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The Daily Wildcat

The Daily Wildcat


Column: Arizona’s defense just not cutting it after two blowout losses

Rebecca Noble

UCLA running back Paul Perkins (24) evades a tackle by Arizona during the Wildcat’s loss on Saturday, Sept. 26. at Arizona Stadium.

There’s something to be said about your defense when you allow 1,067 yards in two games. Arizona has managed to do just that, allowing 570 yards against then-No. 18 Stanford and 497 yards against then-No. 9 UCLA.

Sure, both opponents were ranked in the top-20 and both have clicked on the offensive end. But overall, the 3-3-5 defense is struggling against the Pac-12 Conference as Arizona now sits 0-2 in conference play.

“I’m going to evaluate my staff, myself, my players,” Arizona head coach Rich Rodriguez said after his team’s loss against Stanford. “It’s about time for us to regroup in a hurry.”

It’s tough when you lose two games straight but it’s worse when you get blown out in both.

It starts with inexperience, which is understandable. Do-everything-captain and linebacker Scooby Wright III is injured and out for several weeks. His backup, Haden Gregory, has also sustained an injury and is out. Thus, Rodriguez and the defense have had to make numerous adjustments.

On the most recent depth chart, Derrick Turituri was breplaced by redshirt sophomore RJ Morgan. Redshirt freshman Tre Tyler has replaced Wright and Gregory.

The Wildcats still have a number of experienced players on the field. Defensive end Reggie Gilbert, tackle Luca Bruno, linebacker Will Parks and free safety Jamar Allah are all seniors. Added to that list are multiple juniors in nose tackle Sani Fuimaono, linebacker Jake Matthews, linebacker Tellas Jones and cornerback DaVonte’ Neal.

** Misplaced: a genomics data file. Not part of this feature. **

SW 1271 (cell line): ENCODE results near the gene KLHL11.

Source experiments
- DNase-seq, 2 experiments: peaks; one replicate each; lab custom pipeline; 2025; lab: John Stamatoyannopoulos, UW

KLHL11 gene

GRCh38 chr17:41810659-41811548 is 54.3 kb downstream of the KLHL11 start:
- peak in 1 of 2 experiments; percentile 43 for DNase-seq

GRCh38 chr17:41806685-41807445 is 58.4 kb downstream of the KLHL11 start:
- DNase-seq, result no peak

So why is the defense making Pop Warner football mistakes, including missed tackles and poor reads?

It starts with the 3-3-5 defense. Without its captain at the reigns, it’s broken. This is the exact reason why Stanford running back Christian McCaffrey was able to run for 156 yards and Barry Sanders was able to break free for a 65-yard score on the ground.

At the same time, Arizona’s secondary has looked lost, giving up huge gains on the opponents receiving end.

If the Wildcats want to end the season on a positive note, the defense simply can’t allow that to happen.

Let’s take a look at some statistics: The Wildcats rank 106th nationally in scoring defense, from which they surrendered more than 35 points per game. In terms of passing and rushing defense, they rank 103rd by allowing 260.6 yards per game and 97th by giving up 192.6 yards per game, respectively.

Oregon State will head to Tucson to face a frail Arizona football team Saturday. The Beavers have won the past six meet-ins in Tucson, dating back to 2000.

Which team will come out to face the Beavers on Saturday? Will it be the dynamic offense that won the first three games of the season, or the battered and vulnerable defense that we have seen the first two Pac-12 showdowns.

Follow Matt Wall on Twitter.

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